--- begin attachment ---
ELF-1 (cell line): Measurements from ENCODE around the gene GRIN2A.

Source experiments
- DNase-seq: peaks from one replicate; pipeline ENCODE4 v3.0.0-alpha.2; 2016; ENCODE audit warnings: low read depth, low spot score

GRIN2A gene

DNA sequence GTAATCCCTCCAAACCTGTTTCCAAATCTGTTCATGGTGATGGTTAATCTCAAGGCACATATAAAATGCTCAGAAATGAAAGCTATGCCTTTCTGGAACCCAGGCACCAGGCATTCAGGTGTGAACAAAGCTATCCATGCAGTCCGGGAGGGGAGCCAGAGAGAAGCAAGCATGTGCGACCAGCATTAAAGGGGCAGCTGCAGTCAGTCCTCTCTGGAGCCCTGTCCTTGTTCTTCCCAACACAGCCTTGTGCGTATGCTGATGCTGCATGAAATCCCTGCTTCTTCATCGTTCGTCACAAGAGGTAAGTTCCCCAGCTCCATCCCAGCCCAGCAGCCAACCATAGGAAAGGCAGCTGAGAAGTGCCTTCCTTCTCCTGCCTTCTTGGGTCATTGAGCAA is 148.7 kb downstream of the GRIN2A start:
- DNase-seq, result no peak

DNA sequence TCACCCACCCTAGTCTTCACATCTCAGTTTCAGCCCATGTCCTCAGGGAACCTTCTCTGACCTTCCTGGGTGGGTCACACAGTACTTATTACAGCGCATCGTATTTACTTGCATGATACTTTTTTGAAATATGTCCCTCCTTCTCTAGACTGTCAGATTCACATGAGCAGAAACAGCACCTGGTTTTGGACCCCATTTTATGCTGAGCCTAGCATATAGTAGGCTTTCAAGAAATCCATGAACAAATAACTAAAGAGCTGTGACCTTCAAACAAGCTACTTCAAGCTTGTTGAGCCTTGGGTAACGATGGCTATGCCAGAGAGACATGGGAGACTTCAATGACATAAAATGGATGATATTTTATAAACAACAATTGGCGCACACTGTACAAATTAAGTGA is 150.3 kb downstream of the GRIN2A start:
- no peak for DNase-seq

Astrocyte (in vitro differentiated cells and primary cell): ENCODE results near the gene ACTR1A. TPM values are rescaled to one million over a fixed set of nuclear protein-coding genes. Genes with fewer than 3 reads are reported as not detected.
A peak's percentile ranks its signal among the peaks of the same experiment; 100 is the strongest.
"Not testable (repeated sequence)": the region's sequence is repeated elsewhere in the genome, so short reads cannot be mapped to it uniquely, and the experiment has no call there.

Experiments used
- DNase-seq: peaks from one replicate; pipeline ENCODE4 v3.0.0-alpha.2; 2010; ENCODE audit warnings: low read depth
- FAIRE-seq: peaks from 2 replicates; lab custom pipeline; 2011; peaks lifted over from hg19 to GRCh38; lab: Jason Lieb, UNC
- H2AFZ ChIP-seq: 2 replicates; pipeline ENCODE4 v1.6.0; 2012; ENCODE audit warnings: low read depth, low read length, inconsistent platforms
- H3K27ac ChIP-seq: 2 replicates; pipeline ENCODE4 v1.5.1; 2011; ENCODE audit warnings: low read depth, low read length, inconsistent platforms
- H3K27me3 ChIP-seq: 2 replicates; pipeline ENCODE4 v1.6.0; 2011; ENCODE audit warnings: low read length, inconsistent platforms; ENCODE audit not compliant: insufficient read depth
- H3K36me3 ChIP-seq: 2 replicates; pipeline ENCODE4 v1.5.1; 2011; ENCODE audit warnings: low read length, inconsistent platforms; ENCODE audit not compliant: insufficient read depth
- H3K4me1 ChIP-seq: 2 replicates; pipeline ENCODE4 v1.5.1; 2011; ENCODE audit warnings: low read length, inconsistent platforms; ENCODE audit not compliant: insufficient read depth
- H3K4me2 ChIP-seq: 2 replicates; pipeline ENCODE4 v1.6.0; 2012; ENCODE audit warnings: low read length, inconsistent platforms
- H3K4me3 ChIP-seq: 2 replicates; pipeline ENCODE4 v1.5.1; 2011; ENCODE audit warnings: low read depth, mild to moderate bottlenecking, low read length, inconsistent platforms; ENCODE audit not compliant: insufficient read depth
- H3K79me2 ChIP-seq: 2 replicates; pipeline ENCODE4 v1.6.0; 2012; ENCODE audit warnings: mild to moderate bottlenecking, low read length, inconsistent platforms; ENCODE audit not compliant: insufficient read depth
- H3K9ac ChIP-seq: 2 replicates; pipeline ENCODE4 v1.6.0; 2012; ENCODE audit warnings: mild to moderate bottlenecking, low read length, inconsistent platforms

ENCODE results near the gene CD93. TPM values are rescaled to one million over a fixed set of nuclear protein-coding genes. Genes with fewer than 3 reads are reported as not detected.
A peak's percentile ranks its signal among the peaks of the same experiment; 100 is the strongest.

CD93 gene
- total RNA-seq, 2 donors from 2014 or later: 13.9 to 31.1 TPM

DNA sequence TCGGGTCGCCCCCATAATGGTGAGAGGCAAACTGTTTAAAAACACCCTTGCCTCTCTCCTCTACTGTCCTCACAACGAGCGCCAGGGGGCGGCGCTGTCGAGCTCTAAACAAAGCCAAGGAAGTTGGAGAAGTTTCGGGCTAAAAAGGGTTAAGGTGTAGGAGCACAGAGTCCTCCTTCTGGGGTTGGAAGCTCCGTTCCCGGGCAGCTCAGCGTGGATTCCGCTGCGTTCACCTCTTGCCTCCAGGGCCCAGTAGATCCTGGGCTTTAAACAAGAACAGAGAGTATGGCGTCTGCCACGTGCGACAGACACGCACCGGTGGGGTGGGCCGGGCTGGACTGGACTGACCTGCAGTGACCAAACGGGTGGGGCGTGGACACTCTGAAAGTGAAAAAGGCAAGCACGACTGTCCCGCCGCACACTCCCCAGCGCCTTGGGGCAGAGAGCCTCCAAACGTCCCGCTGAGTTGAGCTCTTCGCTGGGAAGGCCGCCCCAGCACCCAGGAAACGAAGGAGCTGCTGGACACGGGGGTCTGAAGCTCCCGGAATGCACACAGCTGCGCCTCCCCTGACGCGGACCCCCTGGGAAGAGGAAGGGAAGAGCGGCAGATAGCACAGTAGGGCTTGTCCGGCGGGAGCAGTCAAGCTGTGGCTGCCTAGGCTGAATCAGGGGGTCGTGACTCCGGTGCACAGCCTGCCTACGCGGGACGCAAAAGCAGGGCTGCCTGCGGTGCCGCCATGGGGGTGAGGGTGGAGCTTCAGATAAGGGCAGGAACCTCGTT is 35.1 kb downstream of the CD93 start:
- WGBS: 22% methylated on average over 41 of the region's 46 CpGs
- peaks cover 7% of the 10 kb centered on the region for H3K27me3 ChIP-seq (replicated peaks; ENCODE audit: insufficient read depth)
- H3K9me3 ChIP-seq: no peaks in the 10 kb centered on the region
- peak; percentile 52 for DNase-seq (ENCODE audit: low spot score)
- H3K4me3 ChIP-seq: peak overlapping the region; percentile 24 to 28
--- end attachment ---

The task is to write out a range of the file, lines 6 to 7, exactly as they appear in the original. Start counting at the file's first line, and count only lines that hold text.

- DNase-seq, result no peak

DNA sequence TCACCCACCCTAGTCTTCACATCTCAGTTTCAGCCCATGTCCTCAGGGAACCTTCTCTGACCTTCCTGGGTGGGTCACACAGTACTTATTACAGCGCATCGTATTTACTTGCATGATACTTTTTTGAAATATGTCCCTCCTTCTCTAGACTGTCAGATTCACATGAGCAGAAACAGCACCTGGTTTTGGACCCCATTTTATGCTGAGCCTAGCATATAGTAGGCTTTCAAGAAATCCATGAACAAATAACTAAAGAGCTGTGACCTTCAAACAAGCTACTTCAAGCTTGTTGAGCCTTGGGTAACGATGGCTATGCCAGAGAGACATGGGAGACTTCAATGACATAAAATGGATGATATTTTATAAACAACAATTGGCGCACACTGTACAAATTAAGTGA is 150.3 kb downstream of the GRIN2A start: